The World Cup in Russia has only just started, with the hosts scoring five goals in their thrashing of Saudi Arabia at the opening match, but without a doubt, the best goal – so far – was scored by Russian President Vladimir Putin at the FIFA Congress held in Moscow on Wednesday.
We are used, of course, to heads of state, prime ministers, even heirs to various thrones prostrating themselves before FIFA, and to the suggestion that the organisation holds the whip hand over the hosts of its World Cup.
Russia has certainly signed on to the usual onerous World Cup contract, with all economic costs, temporary suspension of sovereignty, and tax exemptions for FIFA that it details. However, as Putin’s intervention at the Congress suggests, FIFA may finally have met its match.
The real balance of power was made clear when FIFA President Gianni Infantino, somewhere between items 6.7 and 6.8 on the agenda, informed the Congress that they would not be moving on because the president of the Russian Federation was popping in.
Having stopped FIFA in its tracks, Putin’s approach work was magnificent: shaking hands, working the room, charming the crowd and soaking up the applause. Then he took to the rostrum to say – straight-faced and straight to goal – that “sport is beyond politics”.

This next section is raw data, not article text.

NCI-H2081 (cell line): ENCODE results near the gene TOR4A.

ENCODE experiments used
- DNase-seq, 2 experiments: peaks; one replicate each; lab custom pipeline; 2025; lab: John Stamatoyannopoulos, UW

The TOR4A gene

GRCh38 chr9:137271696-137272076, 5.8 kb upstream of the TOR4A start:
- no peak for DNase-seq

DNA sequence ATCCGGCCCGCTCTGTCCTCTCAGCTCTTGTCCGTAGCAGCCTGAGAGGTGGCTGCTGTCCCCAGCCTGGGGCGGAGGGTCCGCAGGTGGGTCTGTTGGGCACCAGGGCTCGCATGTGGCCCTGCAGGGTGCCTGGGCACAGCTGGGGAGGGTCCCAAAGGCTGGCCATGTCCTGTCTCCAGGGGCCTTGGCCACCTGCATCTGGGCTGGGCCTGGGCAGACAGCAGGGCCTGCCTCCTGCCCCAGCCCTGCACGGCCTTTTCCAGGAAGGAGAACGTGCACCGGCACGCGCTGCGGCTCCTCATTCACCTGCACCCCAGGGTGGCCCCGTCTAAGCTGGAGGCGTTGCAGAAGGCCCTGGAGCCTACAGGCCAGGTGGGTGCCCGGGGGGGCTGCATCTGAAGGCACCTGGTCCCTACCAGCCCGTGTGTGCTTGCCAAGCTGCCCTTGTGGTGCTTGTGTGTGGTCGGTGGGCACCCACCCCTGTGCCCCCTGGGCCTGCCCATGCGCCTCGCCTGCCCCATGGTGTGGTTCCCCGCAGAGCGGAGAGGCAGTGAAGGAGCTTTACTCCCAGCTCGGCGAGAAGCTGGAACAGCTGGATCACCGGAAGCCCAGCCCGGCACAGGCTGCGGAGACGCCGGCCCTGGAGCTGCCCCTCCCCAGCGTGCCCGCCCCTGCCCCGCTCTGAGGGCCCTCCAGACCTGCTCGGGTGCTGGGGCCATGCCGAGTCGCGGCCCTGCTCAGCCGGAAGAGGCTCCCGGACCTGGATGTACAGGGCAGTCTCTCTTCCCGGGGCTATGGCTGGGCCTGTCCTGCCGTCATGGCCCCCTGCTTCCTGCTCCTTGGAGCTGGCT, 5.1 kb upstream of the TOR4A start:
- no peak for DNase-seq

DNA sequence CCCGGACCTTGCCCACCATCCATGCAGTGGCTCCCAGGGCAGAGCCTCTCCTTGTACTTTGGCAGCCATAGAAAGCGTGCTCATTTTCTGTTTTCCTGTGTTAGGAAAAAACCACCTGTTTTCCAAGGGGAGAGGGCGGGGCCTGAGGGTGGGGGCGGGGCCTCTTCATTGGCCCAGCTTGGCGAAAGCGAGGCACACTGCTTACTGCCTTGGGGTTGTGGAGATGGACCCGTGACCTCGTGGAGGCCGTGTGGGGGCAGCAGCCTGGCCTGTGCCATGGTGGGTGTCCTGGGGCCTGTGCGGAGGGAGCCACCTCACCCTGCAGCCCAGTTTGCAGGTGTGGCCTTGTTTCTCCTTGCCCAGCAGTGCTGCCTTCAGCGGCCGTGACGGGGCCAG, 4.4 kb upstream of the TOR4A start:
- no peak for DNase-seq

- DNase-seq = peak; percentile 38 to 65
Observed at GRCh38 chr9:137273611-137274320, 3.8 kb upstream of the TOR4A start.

One could interpret this as mere duplicity, for it is transparently obvious that sport in general and football, in particular, have been important elements of Putin’s political armoury; from Gazprom’s European empire of football sponsorships, to the manipulation and use of hooligan gangs as street muscle, to the soft power politics of hosting mega-events.
However, there is a more generous reading; it could be argued that the president has, unwittingly perhaps, touched on a deeper truth; that sport is not merely beyond politics but has transcended and absorbed it, for, in the new world sporting order, football has, in every corner of the globe and almost every part of its being, become deeply and profoundly political.
In this respect, the 2018 World Cup is the latest example of a trend reaching back into the 1980s in which governments, politicians, political parties and social movements, all long interested in football, have made it an essential element of their politics.
Silvio Berlusconi wrote the playbook in the 1980s as he exchanged the presidency of AC Milan for the prime minister’s office in Italy. Today, Viktor Orban, prime minister of Hungary, and Recep Tayyip Erdogan, president of Turkey, have made playing football part of their personal mythologies and launched huge stadium building programmes to help create a class of pliant construction oligarchs.
Thus the perceptible rise in politicians’ engagement with the game has not been merely symbolic or an exercise in grandstanding – though there has been plenty of that. The game has increasingly become an object of state policy and intervention, from the government-ordained league of Myanmar’s military government to Saudi Arabia’s club privatisation programme, to Argentina’s nationalisation of football’s television rights.